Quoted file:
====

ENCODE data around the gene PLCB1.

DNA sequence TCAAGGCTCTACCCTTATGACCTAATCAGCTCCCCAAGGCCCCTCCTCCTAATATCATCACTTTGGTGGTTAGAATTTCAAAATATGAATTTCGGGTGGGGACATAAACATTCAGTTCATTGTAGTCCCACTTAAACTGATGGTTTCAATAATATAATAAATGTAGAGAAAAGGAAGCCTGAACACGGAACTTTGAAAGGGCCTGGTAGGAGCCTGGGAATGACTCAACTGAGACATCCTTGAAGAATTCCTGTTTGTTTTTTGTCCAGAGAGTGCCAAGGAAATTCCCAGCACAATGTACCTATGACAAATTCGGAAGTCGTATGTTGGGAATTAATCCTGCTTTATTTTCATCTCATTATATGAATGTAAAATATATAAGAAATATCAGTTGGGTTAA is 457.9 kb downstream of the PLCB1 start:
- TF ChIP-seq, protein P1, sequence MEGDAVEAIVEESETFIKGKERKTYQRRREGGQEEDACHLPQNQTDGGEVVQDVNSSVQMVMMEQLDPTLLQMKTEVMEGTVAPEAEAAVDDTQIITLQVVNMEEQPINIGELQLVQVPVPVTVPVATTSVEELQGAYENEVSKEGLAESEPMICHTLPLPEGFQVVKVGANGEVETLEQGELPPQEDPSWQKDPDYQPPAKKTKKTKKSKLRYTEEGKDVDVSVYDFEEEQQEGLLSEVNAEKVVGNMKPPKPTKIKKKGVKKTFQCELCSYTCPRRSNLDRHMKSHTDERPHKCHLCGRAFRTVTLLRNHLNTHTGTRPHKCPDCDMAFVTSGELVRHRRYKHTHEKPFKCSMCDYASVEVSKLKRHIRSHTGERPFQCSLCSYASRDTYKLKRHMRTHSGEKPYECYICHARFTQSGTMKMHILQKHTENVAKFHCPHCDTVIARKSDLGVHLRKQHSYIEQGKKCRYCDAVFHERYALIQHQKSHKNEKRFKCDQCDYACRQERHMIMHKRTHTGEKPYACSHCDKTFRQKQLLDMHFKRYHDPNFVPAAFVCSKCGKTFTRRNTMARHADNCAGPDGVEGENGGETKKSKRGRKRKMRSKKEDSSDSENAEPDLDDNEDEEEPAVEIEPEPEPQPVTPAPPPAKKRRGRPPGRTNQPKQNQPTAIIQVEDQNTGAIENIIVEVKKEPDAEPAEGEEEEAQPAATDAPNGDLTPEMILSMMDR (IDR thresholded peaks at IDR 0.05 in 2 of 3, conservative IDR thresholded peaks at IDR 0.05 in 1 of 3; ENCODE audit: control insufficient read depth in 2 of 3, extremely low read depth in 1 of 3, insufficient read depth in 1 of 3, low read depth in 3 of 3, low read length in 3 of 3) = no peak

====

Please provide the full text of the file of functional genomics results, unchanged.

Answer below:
ENCODE data around the gene PLCB1.

DNA sequence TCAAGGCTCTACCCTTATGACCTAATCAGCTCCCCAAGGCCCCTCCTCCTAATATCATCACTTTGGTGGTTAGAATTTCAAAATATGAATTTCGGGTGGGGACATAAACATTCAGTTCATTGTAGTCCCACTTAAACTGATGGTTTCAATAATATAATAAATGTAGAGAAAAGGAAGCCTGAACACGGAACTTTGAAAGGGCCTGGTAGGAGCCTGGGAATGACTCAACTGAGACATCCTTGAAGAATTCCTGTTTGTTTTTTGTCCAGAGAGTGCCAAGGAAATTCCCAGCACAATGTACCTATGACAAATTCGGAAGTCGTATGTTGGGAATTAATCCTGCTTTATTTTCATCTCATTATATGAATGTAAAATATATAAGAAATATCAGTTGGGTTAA is 457.9 kb downstream of the PLCB1 start:
- TF ChIP-seq, protein P1, sequence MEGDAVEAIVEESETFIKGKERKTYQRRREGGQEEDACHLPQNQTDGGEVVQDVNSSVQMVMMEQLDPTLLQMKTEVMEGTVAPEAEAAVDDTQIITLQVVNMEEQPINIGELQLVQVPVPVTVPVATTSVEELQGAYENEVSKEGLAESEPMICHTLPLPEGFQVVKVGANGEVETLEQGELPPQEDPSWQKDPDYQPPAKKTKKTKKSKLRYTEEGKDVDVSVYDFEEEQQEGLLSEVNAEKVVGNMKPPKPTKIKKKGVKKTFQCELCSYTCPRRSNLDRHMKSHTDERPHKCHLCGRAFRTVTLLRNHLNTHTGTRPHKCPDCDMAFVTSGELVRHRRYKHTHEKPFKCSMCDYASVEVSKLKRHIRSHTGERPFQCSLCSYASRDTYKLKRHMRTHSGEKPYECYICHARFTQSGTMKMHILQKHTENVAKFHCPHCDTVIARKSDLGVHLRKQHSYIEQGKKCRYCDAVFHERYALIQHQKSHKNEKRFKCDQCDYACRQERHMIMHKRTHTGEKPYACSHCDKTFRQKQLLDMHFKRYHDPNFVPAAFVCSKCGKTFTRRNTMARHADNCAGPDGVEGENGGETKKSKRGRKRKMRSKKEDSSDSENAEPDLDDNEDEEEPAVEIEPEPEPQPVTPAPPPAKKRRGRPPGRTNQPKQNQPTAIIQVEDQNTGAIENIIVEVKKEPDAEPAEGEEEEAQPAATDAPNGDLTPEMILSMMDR (IDR thresholded peaks at IDR 0.05 in 2 of 3, conservative IDR thresholded peaks at IDR 0.05 in 1 of 3; ENCODE audit: control insufficient read depth in 2 of 3, extremely low read depth in 1 of 3, insufficient read depth in 1 of 3, low read depth in 3 of 3, low read length in 3 of 3) = no peak